By Diane, Pacific Aire Comfort Advisor,
Does your home feel stuffy? Is the air quality bad or are your family members frequently sick with summer colds or allergies? If so, then increasing home ventilation may help. There are three basic home ventilation options, but only one of these works consistently and efficiently.
Natural and spot ventilation
Natural ventilation occurs whenever air enters and leaves the house through open windows or doors, or gaps in window sills, walls, roofs, skylights and vents. Spot ventilation is the use of designated exhaust fans (such as those in ranges or bathrooms) to rid the air of indoor pollutants and moisture. These two strategies combined help to keep the home somewhat comfortable, but they, alone or in combination, do not provide a consistent and energy efficient way to control airflow and eliminate indoor pollutants and moisture in the home.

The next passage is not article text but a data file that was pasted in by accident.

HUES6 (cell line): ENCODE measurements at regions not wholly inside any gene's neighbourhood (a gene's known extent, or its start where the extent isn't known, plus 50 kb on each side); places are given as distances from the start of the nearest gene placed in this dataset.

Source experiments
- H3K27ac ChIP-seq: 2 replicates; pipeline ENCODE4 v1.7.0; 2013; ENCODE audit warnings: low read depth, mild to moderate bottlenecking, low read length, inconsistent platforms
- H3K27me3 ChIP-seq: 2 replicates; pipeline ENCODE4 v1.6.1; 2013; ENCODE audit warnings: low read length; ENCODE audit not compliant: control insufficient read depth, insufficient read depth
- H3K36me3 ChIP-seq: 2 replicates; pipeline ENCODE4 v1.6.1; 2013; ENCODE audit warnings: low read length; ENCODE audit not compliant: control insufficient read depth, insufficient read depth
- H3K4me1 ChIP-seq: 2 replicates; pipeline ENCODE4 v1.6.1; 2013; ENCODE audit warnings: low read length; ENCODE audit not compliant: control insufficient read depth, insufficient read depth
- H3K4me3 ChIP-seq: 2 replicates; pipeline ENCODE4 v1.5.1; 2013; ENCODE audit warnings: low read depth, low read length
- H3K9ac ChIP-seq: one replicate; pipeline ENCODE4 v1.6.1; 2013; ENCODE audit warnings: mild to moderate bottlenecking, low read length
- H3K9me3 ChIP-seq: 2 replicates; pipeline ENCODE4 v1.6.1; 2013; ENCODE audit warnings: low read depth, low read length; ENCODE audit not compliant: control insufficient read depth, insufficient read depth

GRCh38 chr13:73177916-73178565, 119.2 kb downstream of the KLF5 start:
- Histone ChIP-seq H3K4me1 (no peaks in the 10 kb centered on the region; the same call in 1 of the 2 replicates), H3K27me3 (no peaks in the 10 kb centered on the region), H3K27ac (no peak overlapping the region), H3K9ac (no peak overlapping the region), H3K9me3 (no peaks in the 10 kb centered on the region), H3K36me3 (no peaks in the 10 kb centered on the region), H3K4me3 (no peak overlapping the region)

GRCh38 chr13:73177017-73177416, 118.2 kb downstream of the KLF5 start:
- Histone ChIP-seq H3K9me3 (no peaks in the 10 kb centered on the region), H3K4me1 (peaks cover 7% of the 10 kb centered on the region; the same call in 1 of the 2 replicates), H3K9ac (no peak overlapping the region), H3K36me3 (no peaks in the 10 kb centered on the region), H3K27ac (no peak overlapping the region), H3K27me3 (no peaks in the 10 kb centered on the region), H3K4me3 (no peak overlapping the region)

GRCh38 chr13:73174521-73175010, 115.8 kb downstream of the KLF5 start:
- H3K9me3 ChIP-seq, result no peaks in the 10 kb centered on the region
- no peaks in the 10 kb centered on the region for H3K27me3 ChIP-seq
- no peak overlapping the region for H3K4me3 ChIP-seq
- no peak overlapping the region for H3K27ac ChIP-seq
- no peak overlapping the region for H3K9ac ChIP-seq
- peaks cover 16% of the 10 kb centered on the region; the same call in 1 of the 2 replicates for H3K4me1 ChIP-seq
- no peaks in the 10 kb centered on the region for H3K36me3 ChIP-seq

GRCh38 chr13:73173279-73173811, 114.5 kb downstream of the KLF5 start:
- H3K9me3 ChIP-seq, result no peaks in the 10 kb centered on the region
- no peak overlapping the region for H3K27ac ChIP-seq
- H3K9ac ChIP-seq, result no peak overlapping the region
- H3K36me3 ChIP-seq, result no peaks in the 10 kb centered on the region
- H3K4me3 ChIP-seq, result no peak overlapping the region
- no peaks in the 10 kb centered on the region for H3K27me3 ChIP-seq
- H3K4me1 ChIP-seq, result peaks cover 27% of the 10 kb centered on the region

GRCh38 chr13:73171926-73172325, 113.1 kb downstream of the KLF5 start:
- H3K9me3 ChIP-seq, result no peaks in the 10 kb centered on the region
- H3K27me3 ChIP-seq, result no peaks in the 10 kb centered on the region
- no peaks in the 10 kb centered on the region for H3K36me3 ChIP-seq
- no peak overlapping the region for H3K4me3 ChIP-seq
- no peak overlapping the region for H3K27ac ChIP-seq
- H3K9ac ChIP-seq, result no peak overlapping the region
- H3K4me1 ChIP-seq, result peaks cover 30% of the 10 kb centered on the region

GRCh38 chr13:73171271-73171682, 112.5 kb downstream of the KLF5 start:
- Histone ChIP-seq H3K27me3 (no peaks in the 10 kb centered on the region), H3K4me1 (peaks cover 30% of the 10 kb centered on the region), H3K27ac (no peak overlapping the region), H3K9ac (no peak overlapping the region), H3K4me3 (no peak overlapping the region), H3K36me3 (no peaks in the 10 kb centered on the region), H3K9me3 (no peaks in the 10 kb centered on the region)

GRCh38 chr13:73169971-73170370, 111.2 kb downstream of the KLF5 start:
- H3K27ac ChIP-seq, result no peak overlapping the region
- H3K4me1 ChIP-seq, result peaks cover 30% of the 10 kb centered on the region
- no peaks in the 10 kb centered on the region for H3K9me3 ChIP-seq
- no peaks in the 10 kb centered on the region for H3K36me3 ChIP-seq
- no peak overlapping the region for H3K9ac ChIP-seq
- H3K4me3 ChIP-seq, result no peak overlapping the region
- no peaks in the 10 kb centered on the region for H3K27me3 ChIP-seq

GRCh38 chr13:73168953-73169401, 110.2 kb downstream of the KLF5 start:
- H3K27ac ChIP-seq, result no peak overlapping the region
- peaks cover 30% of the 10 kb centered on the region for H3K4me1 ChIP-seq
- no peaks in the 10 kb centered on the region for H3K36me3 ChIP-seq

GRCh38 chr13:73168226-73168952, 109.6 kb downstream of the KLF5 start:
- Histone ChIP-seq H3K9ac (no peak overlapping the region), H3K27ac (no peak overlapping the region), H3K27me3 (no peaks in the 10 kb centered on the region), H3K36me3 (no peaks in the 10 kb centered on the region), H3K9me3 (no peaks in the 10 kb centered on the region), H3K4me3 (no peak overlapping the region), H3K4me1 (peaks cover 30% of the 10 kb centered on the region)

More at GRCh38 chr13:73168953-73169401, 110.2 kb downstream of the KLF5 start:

The third strategy is whole-house ventilation, or a heat recovery ventilator (HRV). It uses a heat exchanger to draw energy from the air -- before it leaves the home, with fans to either draw air into the home or exhaust it out of the home, and a control system (thermostat) to regulate the process.
The two streams of air will never meet, but the heat exchanger draws energy out of the exhaust air to either pre-heat or pre-cool it before being directed back into the home's air supply, significantly reducing the costs to operate the system. Further, an HRV can be fitted with special mold- and contaminant-prevention filters to keep your home's indoor air clean and allergy-free.
For more advice about increasing home ventilation or designing a system that works for your home and budget, talk to our experts at Pacific Aire Heating & Cooling. We've been exceeding our customers' expectations with quality, dependable service for over 20 years.
Image via Shutterstock.com